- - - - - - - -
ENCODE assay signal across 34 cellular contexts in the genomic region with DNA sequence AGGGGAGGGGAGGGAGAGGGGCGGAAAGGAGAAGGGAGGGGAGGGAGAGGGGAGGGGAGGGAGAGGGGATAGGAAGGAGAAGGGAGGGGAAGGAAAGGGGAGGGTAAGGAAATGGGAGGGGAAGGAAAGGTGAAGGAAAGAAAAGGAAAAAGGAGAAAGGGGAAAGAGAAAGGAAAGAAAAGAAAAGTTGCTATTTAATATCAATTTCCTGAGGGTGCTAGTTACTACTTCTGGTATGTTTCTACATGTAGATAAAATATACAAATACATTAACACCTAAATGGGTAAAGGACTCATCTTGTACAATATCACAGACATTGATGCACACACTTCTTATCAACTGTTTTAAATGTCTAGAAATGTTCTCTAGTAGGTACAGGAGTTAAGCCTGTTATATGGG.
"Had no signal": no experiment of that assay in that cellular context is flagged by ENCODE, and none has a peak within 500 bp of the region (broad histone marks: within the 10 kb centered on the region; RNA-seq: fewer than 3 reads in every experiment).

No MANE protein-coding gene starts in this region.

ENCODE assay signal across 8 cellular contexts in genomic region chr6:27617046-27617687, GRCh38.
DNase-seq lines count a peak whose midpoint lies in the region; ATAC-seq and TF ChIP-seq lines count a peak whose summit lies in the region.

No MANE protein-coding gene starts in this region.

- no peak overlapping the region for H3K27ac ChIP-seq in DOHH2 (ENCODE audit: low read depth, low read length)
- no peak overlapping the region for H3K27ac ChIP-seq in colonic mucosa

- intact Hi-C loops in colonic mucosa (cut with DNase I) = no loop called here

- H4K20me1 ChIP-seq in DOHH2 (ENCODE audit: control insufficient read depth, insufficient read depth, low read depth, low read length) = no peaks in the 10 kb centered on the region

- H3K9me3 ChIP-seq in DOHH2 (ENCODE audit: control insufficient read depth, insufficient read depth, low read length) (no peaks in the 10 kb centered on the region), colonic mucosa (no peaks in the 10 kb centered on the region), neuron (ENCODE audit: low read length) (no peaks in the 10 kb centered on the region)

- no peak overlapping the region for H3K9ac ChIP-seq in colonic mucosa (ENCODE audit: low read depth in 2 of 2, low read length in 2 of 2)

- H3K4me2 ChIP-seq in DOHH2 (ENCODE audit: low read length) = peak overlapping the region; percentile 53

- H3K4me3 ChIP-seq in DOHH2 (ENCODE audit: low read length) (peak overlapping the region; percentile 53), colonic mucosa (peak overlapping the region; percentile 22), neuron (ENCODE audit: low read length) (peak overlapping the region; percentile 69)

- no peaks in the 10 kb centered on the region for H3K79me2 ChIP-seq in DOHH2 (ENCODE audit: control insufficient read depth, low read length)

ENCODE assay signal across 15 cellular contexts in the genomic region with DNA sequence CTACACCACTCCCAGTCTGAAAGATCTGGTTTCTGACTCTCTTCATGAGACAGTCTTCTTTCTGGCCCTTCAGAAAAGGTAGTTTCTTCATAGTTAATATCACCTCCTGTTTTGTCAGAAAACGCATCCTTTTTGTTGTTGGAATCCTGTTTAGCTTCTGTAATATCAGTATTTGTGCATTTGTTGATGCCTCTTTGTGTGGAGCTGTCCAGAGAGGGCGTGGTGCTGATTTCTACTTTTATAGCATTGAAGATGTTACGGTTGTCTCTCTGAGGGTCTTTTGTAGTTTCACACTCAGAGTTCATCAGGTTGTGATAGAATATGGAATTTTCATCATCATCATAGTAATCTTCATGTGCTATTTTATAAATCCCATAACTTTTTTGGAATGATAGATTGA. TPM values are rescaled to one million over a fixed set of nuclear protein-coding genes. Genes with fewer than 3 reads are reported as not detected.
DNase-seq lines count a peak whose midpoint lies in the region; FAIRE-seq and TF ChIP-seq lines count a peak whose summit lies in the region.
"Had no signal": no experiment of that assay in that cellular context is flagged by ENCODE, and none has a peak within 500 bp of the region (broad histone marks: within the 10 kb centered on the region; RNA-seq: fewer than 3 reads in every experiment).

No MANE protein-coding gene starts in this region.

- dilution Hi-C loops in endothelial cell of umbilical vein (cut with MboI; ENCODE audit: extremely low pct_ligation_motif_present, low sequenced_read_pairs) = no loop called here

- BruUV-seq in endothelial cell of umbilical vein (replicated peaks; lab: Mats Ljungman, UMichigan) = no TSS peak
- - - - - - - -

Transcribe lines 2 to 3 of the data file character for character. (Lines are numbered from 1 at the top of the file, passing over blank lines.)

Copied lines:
"Had no signal": no experiment of that assay in that cellular context is flagged by ENCODE, and none has a peak within 500 bp of the region (broad histone marks: within the 10 kb centered on the region; RNA-seq: fewer than 3 reads in every experiment).

No MANE protein-coding gene starts in this region.